The current 11th generation Ohi Chozaemon potter and his son, Yuki Nara, use traditional techniques inherited from their ancestors to make beautiful and modern pieces of art. These can be seen on the upper floor of the museum as well as various art galleries around the world.
Higashi Chaya – The Old Geisha District
Located a short walk away from the Ohi gallery, on the bank of the Asano river, the historical Higashi Chaya district will transport you back in time. Its maze of paved alleys dotted with beautiful wooden-fronted houses is often compared to Kyoto’s Gion district – hence Kanazawa’s nickname “Little Kyoto”.
Like Kyoto, Kanazawa was spared from bombing during World War II, therefore you can still admire the original chaya houses that were built over 180 years ago. Some of them host geisha performance shows in the evening.
Along with restaurants and traditional tea houses, you will find shops selling another speciality of Kanazawa: gold leaf. The city produces over 98 percent of the Kinpaku (gold leaf) used in Japan. For centuries, the Kanazawa gold leaf has been utilised in numerous decorations of buildings across the country, including the famous Kinkaku-ji Golden Temple in Kyoto.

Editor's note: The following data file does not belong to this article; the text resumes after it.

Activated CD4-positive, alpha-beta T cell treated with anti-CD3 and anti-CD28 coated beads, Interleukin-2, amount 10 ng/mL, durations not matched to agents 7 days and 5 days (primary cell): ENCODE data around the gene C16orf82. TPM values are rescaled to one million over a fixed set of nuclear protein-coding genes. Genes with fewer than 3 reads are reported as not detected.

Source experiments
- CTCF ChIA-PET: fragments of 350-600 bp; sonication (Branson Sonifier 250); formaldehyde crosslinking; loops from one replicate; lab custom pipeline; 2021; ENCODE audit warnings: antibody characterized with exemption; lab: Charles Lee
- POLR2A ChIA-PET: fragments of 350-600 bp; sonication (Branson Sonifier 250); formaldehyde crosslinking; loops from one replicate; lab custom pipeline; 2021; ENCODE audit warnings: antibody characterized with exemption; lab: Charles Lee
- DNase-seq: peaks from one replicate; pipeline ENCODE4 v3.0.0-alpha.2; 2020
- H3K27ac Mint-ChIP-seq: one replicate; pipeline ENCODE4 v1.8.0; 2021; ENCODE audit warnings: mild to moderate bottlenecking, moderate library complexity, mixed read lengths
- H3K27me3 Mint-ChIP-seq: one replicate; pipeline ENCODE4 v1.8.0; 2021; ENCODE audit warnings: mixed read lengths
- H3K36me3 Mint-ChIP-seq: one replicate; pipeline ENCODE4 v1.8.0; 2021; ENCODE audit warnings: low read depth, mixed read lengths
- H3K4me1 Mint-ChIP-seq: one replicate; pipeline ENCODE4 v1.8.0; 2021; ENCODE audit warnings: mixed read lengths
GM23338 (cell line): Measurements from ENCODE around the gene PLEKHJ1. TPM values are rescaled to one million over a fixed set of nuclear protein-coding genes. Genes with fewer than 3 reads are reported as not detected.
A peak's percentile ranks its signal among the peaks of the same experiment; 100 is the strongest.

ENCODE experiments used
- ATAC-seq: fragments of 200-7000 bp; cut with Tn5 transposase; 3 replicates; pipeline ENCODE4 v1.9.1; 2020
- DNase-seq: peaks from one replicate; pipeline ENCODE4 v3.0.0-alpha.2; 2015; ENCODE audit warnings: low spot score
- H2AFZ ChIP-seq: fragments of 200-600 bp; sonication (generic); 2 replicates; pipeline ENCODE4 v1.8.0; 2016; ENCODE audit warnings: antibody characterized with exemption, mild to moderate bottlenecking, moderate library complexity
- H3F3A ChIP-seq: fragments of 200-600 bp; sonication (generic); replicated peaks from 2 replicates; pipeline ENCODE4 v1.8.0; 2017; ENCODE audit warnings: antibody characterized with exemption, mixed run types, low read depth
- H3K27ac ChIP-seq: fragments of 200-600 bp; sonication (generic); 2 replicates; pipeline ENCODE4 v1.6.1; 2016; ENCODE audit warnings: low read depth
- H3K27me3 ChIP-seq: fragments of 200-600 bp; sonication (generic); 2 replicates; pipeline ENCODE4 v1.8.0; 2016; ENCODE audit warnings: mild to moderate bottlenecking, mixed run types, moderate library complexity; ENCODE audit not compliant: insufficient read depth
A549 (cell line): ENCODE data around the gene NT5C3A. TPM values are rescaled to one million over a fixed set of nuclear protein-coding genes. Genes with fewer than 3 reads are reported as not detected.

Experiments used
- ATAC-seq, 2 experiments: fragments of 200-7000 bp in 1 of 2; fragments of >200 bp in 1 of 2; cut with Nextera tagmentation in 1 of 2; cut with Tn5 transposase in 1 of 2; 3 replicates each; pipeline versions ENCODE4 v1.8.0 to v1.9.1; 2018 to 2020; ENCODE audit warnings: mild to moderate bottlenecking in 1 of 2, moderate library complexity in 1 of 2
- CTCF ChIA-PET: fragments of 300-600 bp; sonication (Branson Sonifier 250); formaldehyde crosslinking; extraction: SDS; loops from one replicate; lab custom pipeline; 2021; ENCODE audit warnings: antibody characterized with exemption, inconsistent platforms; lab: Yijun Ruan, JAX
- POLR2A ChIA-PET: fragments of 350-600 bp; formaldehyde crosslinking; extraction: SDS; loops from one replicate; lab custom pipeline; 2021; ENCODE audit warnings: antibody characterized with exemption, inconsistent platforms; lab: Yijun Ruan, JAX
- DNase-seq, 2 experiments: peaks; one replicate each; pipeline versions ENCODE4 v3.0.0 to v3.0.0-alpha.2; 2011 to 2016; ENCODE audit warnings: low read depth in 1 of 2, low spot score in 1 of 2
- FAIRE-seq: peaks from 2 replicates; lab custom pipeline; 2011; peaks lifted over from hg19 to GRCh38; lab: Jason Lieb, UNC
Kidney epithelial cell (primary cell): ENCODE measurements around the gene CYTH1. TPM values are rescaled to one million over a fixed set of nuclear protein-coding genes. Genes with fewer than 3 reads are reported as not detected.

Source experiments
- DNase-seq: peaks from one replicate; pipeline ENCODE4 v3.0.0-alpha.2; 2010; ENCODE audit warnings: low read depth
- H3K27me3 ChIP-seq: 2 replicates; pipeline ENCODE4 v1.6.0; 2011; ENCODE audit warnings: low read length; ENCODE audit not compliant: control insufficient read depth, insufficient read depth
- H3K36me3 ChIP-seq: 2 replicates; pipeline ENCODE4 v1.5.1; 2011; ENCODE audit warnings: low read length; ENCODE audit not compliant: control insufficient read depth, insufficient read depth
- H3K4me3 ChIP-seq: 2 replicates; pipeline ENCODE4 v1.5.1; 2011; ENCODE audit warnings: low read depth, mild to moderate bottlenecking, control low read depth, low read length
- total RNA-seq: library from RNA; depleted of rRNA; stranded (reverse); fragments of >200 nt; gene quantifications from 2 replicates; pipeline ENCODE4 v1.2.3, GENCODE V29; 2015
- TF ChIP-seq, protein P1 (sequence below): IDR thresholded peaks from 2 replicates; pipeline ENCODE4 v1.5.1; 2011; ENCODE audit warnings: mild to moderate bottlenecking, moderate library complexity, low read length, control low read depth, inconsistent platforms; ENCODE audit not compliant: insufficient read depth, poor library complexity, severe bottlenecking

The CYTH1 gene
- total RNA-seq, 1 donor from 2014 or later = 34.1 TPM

For the great joy of locals and visitors, you can also find it in all sorts of products such as tableware, cosmetics and even food. The 24-carat gold facemask and the gold-topped ice cream cone will make you feel (and look) like a queen!
A Modern City
No tour of Kanazawa is complete without visiting the 21st Century Museum of Contemporary Art.
The museum was opened in 2004 in an attempt to revitalize the city’s creative energy and to act as a bridge between the region’s rich heritage and art of the future.
The beautiful modern structure is almost entirely made of glass and hosts a great collection of contemporary art. Some of the museum’s highlights include Leandro Erlich’s famous “Swimming Pool” and Olafur Eliasson’s “Colour Activity House.”
With its exceptional cultural and culinary assets and a perfect combination of tradition and modernity, Kanazawa embodies the spirit of Japan and should definitely make it to the top of your bucket list.